If you remember, the bump stock ban going into effect was premised on the Las Vegas mass shooting at a country music event. If you believe the official story, a single man holed himself up in a hotel room with literally dozens of guns, several phones, and at least one laptop with a missing hard drive, before using his elevated vantage point and some of his firearms to shoot into a crowd. By the time police worked up the courage to enter his room, he was dead -- supposedly by suicide.
The firearms he supposedly used to shoot into the crowd were also supposedly fitted with bump stock devices. The ATF subsequently used that event as justification to make a rule change banning bump stocks by considering them to be machine guns -- a rule change that violates the plain language of the law.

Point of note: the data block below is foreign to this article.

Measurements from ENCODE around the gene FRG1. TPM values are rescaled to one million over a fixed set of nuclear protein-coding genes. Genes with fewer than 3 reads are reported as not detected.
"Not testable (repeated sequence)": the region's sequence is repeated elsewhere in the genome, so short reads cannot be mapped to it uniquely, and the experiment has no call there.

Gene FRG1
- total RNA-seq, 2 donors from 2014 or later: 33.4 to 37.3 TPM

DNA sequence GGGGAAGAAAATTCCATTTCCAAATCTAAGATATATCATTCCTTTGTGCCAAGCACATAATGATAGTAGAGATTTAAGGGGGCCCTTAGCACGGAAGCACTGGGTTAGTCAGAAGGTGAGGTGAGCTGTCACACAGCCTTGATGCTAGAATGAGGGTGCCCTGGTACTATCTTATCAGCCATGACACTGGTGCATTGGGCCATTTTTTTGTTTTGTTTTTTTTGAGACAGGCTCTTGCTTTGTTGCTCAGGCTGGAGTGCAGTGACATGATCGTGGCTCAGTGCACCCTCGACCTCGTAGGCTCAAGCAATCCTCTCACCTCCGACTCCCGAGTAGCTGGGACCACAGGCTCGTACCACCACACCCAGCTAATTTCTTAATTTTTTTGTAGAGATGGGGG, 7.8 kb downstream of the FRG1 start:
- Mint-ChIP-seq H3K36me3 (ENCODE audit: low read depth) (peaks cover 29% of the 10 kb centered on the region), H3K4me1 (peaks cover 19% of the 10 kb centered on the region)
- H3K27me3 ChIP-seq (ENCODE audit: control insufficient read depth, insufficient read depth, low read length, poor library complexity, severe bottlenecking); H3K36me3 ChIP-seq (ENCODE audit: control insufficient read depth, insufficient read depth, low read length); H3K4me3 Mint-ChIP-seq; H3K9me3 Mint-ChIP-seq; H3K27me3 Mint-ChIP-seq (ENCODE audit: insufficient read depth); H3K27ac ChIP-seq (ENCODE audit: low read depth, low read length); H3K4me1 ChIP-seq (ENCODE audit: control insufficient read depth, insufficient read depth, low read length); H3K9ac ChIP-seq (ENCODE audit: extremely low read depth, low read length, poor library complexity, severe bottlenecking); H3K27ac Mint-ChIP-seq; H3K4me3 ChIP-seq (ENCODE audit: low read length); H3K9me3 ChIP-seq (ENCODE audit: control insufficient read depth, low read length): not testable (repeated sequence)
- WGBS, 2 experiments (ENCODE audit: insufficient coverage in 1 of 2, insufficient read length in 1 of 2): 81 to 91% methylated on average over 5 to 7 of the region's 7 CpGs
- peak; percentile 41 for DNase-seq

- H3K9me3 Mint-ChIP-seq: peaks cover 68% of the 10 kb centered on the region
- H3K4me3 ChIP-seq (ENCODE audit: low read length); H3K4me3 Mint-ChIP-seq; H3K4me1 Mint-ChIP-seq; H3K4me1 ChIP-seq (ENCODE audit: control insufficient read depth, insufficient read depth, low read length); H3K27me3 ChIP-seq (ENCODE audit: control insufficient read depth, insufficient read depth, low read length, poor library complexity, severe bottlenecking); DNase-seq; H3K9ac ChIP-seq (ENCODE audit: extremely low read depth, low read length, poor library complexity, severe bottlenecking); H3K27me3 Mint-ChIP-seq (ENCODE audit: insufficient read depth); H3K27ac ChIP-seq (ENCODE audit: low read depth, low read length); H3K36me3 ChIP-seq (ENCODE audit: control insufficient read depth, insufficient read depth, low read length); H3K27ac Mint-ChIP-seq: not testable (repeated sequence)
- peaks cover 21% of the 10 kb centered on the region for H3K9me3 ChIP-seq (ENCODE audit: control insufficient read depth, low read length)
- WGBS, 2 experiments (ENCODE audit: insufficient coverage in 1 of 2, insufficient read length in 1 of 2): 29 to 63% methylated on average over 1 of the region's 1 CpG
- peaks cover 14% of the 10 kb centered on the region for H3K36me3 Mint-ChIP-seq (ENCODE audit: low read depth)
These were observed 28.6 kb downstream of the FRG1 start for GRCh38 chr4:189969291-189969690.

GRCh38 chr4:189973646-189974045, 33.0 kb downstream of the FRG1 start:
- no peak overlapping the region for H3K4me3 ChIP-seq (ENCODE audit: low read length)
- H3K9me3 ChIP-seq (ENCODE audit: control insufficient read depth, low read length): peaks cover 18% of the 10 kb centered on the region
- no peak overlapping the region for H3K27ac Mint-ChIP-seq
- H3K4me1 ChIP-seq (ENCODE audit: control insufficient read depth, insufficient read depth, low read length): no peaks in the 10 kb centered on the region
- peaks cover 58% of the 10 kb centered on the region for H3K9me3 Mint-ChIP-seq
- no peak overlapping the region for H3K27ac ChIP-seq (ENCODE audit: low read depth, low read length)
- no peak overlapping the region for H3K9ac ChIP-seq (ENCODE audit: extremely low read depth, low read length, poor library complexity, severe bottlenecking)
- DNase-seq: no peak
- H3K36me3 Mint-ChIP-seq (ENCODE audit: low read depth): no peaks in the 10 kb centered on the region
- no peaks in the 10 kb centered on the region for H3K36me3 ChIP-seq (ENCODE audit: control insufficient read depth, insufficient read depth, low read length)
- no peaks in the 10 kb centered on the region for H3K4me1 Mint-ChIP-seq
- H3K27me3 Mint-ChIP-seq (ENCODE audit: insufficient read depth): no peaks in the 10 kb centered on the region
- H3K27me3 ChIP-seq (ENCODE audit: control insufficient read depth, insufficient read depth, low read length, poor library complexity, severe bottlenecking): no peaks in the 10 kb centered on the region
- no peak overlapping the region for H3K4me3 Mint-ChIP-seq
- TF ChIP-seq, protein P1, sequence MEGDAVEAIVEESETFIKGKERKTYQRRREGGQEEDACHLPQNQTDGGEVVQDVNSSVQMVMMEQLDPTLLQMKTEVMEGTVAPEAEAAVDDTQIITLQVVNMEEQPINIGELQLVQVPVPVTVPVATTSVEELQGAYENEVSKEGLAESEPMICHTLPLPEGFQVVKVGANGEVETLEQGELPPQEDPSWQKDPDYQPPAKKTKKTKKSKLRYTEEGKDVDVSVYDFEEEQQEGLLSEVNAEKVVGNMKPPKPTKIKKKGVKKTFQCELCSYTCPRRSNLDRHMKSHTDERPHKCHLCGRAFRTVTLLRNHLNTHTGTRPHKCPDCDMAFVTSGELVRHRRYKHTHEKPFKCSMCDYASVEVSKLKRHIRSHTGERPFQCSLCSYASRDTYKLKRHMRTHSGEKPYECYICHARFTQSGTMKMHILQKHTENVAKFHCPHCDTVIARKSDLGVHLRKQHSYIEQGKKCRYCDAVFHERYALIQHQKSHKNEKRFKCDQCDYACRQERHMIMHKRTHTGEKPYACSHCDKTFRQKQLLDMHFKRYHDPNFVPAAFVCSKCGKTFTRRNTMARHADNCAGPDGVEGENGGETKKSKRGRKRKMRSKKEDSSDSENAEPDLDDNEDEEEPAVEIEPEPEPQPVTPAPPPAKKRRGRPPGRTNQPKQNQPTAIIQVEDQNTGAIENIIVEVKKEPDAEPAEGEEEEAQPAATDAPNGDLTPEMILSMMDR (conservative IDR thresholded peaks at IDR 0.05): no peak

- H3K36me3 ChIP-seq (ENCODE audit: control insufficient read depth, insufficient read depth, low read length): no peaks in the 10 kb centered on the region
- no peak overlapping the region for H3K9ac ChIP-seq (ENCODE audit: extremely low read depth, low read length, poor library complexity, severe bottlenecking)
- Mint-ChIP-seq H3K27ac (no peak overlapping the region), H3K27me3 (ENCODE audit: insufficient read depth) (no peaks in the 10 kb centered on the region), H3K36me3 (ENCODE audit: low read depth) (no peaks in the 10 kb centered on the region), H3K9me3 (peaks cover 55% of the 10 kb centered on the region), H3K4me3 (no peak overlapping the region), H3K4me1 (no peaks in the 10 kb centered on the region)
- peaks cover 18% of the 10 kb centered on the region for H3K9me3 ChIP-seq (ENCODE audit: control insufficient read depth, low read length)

To be sure, there are other possible reasons the FBI might not allow the ATF to examine the guns. A few that come to mind: did the shooter have ties to law enforcement or intelligence agencies that might have shown up if the guns were examined and (especially) their serial numbers traced?
Some people will call this a conspiracy theory. They said the same thing about the idea that the FBI were listening in on the Trump campaign, and look how that turned out. I'm not claiming to know what happened or saying it was all some sort of plot. But is it too much to ask that government agencies tell the truth, stop hiding information, and stop taking advantage of public crises like this one to advance their so-called national security policies through fear?